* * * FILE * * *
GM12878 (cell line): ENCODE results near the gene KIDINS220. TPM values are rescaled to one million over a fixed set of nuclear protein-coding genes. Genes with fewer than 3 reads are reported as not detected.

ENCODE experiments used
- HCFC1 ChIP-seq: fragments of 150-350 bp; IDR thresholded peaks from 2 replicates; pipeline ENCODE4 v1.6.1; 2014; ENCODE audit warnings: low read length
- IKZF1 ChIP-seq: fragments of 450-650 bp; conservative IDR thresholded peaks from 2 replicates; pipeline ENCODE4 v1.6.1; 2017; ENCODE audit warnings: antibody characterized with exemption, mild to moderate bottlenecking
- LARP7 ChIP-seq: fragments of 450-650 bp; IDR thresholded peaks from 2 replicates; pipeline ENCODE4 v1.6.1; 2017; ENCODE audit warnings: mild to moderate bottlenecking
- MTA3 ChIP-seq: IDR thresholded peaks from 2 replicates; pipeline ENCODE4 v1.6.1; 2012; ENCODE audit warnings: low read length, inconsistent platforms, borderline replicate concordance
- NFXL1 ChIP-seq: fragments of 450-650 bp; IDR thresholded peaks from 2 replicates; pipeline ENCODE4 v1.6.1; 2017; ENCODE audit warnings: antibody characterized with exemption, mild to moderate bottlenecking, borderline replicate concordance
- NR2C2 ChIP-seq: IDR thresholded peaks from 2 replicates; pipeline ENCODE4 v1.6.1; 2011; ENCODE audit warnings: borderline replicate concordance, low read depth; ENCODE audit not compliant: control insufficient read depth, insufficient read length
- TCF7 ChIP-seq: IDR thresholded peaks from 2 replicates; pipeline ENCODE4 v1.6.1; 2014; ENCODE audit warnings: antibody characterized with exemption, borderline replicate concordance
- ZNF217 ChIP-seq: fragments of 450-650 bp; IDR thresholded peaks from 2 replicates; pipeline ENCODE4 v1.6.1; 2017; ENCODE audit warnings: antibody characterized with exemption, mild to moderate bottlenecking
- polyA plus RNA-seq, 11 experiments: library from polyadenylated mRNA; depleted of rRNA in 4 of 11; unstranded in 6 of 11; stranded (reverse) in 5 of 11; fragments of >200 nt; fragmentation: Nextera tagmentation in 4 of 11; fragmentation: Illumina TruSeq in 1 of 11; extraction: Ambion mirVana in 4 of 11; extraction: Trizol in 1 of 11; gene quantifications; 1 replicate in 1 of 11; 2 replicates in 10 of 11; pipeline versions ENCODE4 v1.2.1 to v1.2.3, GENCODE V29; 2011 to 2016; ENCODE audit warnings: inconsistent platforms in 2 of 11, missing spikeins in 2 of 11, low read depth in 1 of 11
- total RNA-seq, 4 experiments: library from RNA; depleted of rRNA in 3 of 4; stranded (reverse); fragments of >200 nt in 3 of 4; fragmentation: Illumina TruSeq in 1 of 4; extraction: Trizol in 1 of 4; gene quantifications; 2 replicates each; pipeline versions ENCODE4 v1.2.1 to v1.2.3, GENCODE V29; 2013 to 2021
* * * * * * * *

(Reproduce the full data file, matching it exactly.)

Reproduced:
GM12878 (cell line): ENCODE results near the gene KIDINS220. TPM values are rescaled to one million over a fixed set of nuclear protein-coding genes. Genes with fewer than 3 reads are reported as not detected.

ENCODE experiments used
- HCFC1 ChIP-seq: fragments of 150-350 bp; IDR thresholded peaks from 2 replicates; pipeline ENCODE4 v1.6.1; 2014; ENCODE audit warnings: low read length
- IKZF1 ChIP-seq: fragments of 450-650 bp; conservative IDR thresholded peaks from 2 replicates; pipeline ENCODE4 v1.6.1; 2017; ENCODE audit warnings: antibody characterized with exemption, mild to moderate bottlenecking
- LARP7 ChIP-seq: fragments of 450-650 bp; IDR thresholded peaks from 2 replicates; pipeline ENCODE4 v1.6.1; 2017; ENCODE audit warnings: mild to moderate bottlenecking
- MTA3 ChIP-seq: IDR thresholded peaks from 2 replicates; pipeline ENCODE4 v1.6.1; 2012; ENCODE audit warnings: low read length, inconsistent platforms, borderline replicate concordance
- NFXL1 ChIP-seq: fragments of 450-650 bp; IDR thresholded peaks from 2 replicates; pipeline ENCODE4 v1.6.1; 2017; ENCODE audit warnings: antibody characterized with exemption, mild to moderate bottlenecking, borderline replicate concordance
- NR2C2 ChIP-seq: IDR thresholded peaks from 2 replicates; pipeline ENCODE4 v1.6.1; 2011; ENCODE audit warnings: borderline replicate concordance, low read depth; ENCODE audit not compliant: control insufficient read depth, insufficient read length
- TCF7 ChIP-seq: IDR thresholded peaks from 2 replicates; pipeline ENCODE4 v1.6.1; 2014; ENCODE audit warnings: antibody characterized with exemption, borderline replicate concordance
- ZNF217 ChIP-seq: fragments of 450-650 bp; IDR thresholded peaks from 2 replicates; pipeline ENCODE4 v1.6.1; 2017; ENCODE audit warnings: antibody characterized with exemption, mild to moderate bottlenecking
- polyA plus RNA-seq, 11 experiments: library from polyadenylated mRNA; depleted of rRNA in 4 of 11; unstranded in 6 of 11; stranded (reverse) in 5 of 11; fragments of >200 nt; fragmentation: Nextera tagmentation in 4 of 11; fragmentation: Illumina TruSeq in 1 of 11; extraction: Ambion mirVana in 4 of 11; extraction: Trizol in 1 of 11; gene quantifications; 1 replicate in 1 of 11; 2 replicates in 10 of 11; pipeline versions ENCODE4 v1.2.1 to v1.2.3, GENCODE V29; 2011 to 2016; ENCODE audit warnings: inconsistent platforms in 2 of 11, missing spikeins in 2 of 11, low read depth in 1 of 11
- total RNA-seq, 4 experiments: library from RNA; depleted of rRNA in 3 of 4; stranded (reverse); fragments of >200 nt in 3 of 4; fragmentation: Illumina TruSeq in 1 of 4; extraction: Trizol in 1 of 4; gene quantifications; 2 replicates each; pipeline versions ENCODE4 v1.2.1 to v1.2.3, GENCODE V29; 2013 to 2021